Warning: Spoilers from Sunday's 'Breaking Bad' episode to follow.
"Breaking Bad" creator Vince Gilligan is giving us spoilers. Or, at least, that seems to be what's happening, based on his commitment to pop culture foreshadowing throughout the current season of his hit AMC drama.
In the third episode of this season, Walt (Bryan Cranston) and Walt Jr. (RJ Mitte) followed up Skyler's meltdown with a screening of the ultra-violent drug film "Scarface." And in Sunday night's fifth episode, Hank makes mention of the Al Pacino/Robert De Niro heist film "Heat." Since both films see the downfall of their powerful antagonists (in "Heat's" case, it's an accomplice's rogue actions that leads to the team's demise), it can only allude the eventual take-down of Walt "Broken Bad" White, right?
Well, unless Gilligan's just sending us red herrings.
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If there's one thing fans can agree on, it's that "Breaking Bad" doesn't go for the obvious. And while audiences are given glimpses of the big picture through Hank's investigation and through characters' personal journeys, it's no coincidence that week after week, we're still surprised by what happened.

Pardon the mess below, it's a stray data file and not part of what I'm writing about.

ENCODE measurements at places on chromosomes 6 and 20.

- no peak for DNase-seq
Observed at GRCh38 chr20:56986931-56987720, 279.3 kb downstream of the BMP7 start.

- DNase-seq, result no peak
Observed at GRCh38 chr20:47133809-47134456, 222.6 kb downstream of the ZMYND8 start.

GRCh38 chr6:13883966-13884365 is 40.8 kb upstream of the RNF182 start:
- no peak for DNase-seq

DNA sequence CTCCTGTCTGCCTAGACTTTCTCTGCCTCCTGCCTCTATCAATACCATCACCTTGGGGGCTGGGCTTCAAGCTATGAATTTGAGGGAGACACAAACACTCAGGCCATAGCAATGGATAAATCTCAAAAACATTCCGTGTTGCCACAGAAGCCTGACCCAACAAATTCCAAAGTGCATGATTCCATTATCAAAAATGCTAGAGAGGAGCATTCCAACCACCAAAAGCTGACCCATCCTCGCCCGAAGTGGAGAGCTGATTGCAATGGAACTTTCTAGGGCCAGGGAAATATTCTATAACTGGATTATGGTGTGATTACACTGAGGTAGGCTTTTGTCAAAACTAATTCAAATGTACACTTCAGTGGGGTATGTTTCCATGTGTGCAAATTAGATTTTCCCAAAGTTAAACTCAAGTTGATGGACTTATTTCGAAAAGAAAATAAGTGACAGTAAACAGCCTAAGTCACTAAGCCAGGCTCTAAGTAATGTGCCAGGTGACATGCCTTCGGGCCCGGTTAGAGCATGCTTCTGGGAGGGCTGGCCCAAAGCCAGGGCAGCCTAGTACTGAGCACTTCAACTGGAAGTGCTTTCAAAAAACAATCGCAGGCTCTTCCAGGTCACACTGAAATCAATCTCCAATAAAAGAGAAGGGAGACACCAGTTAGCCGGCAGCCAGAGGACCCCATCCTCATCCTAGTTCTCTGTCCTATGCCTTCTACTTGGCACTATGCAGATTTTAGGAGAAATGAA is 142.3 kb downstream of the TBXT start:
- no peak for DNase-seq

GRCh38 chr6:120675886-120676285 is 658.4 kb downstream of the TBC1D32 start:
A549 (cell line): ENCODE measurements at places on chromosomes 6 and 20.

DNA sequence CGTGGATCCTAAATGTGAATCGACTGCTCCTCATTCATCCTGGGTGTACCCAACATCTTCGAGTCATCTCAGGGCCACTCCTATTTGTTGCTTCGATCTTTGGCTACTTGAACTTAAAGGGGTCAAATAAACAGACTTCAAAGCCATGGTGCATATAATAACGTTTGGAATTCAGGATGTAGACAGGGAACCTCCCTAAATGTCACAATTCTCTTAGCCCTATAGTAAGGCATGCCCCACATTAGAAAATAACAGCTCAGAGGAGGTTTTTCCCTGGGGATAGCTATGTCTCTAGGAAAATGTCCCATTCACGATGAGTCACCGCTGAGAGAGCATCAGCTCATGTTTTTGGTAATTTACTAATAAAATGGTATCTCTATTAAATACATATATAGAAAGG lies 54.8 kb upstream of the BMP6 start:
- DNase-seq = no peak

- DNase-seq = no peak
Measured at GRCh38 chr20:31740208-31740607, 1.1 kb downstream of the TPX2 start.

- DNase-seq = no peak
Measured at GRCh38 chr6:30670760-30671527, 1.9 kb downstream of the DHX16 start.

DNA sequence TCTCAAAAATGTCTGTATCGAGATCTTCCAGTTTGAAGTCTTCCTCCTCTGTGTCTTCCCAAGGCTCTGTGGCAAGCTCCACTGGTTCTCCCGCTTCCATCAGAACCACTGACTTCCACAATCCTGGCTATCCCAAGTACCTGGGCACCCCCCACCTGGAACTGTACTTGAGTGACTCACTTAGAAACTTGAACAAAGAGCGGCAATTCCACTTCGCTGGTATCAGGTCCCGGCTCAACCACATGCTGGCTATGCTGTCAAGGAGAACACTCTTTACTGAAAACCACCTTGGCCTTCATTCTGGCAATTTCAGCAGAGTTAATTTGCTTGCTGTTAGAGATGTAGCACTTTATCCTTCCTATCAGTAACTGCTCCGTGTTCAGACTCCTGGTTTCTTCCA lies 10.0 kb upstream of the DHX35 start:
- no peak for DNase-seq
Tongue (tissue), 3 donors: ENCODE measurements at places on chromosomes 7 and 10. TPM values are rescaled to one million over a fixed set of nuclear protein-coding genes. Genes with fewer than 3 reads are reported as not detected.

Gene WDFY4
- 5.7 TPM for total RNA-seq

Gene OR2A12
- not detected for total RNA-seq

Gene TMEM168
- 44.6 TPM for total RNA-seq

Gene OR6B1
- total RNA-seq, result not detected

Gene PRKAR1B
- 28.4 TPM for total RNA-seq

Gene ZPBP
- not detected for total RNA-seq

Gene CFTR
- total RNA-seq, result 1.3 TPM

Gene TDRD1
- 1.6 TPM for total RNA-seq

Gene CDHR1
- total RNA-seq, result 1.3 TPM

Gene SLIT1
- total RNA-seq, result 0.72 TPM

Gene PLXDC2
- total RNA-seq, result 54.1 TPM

Season 5 opened with what appeared to be a flash forward to Walter White's fifty-second birthday, going by Walt's arranging of his breakfast bacon into the shape of a "52." Considering that in the present day, Walter has only just turned 51, we can assume that regardless of what happens in the next year or so, he won't go out in a Tony Montana-esque blaze of glory. Quite the opposite, in fact, since he's sitting alone, looking sickly, and spending his drug money on mysterious guns.
If anything, it could be argued that Gilligan is using pop culture to put the story's ripple effects into perspective. In "Scarface," one man's evolution results in a bloodbath that extends further than his own death. Meanwhile, in "Heat," a team member's choice to murder senselessly (potentially like Todd's snap decision to shoot a child witness in Sunday's episode of "Breaking Bad") results in the takedown of an entire team. It's easy to get caught up in cheering for the show's outlaws in the spirit of a modern western, but it's through these pop culture staples that "Breaking Bad" viewers are given "a-ha!" reminders that no action is consequence-free. (That, and the last shot of the boy's poor spider, who will undoubtedly bake to death in that glass jar.)
Of course, this lesson has been repeated in "Breaking Bad" history, with Jane's death in Season 2 being the premiere example. But Gilligan leaves those lessons for audiences to learn on their own, and has never so boldly stated the obvious -- such as, say, paralleling Walt's storyline with that of two iconic films.
Undoubtedly, these pop culture references will come into play, even if only to throw viewers off the legitimate storyline. No villain goes without retribution, and while "Scarface" and "Heat" are two testaments to that, Gilligan will arguably prove this point in his own unique way.